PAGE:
The New York Times had an interesting story on Friday about the declining popularity of the Supreme Court. It’s worth reading the entire thing, because there are a variety of interesting cross-tabs sprinkled throughout, like public opinion about potential court action on Obamacare and immigration.
But it’s also worth taking a closer look at a couple of things in and about the story. The story makes clear right from the start that the source of the public’s declining respect for the court is unknown. After leading with the primary finding of the poll in paragraph one, and establishing a historical trend in paragraph two, graph three reads:
The decline in the court’s standing may stem in part from Americans’ growing distrust in recent years of major institutions in general and the government in particular. But it also could reflect a sense that the court is more political, after the ideologically divided 5-to-4 decisions in Bush v. Gore, which determined the 2000 presidential election, and Citizens United, the 2010 decision allowing unlimited campaign spending by corporations and unions.
In other words, we don’t know what the source of the deteriorating popularity of the court is. So why are we speculating about the possible sources in paragraph three of a story prominently placed on the front page above the fold?
To borrow a device: the speculation and prominent placement could stem in part from Times editors’ growing interest in Americans’ distrust in recent years of major institutions in general and the government in particular. But it also could reflect a sense among Times editors that the court is more political, after the ideologically divided 5-to-4 decisions in Bush v. Gore, which determined the 2000 presidential election, and Citizens United, the 2010 decision allowing unlimited campaign spending by corporations and unions.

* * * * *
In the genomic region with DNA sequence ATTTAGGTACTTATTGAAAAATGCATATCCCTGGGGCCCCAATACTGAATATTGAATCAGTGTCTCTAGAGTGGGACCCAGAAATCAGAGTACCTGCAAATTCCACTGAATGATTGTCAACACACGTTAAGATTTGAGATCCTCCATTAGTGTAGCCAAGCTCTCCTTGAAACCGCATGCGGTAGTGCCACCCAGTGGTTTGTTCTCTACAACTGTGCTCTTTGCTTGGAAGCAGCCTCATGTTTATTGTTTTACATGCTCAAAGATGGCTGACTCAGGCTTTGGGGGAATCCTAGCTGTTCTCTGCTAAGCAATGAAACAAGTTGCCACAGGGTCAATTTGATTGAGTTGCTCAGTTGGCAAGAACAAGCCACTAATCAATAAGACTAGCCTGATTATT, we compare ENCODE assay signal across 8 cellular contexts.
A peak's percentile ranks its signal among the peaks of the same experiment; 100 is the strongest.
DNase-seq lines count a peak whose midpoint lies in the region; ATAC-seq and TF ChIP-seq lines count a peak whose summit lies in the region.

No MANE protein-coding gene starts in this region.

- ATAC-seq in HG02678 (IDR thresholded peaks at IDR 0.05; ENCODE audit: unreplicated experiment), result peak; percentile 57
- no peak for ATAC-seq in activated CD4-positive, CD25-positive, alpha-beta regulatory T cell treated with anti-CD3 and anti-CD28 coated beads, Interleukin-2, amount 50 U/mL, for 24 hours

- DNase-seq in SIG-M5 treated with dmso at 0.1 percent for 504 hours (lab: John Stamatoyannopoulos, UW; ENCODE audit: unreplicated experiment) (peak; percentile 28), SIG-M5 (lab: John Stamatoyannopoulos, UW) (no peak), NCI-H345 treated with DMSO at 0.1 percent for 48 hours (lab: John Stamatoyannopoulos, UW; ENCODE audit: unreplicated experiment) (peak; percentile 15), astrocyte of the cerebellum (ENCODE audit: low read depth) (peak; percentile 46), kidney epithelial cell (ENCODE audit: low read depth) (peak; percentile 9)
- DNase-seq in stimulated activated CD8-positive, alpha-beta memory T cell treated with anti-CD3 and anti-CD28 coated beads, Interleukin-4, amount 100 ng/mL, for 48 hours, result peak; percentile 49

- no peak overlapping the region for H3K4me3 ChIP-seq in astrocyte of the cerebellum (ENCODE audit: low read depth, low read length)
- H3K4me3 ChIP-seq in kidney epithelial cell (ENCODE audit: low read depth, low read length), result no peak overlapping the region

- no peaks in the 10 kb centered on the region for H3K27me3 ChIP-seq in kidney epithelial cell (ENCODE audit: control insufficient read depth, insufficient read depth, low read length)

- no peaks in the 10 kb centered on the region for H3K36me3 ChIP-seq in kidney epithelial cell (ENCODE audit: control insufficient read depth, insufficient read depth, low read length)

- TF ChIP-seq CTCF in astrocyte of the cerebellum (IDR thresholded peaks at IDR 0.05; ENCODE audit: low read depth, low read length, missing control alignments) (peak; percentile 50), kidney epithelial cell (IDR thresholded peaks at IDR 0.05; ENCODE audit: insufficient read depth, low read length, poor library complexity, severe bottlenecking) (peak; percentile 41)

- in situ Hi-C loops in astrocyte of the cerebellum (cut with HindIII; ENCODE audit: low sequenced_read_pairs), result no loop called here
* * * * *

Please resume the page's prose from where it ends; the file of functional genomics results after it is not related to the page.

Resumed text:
If it sounds as if I’m imputing motives without sufficient factual substantiation, I agree. But while I’m at it, why not go a little further.
For our reporting on this week’s cover on Justice Anthony Kennedy, I interviewed a lot of former clerks and colleagues of several Supreme Court justices, many of whom said the justices are concerned about the court’s credibility. With no money and no sword, the court’s only source of authority is its credibility, and there is a deep desire among the justices to diminish the impression of partisanship on the court.
Could a reader conclude that the Times is playing to the justices concerns for some reason? Paragraph five shifts the article directly to a discussion of the court’s imminent ruling on Obamacare, saying “more than two-thirds of Americans hope that the court overturns some or all of the 2010 health care law.” Graph six, to the authors’ credit, says both sides are going to view the health care decision as political.
But any suggestion that the decision on health care will be viewed as political amounts to an argument for upholding the law: as we have written repeatedly here, the consensus among judges on left and right, and among legal scholars, is that Obamacare falls well within the established powers of the Commerce Clause. So if the court wanted to rule with an eye to its credibility, it would stick with Jeffrey Sutton, Lawrence Silberman and others.
Or at least, that’s the sense that Friday’s front page story in the Times could reflect.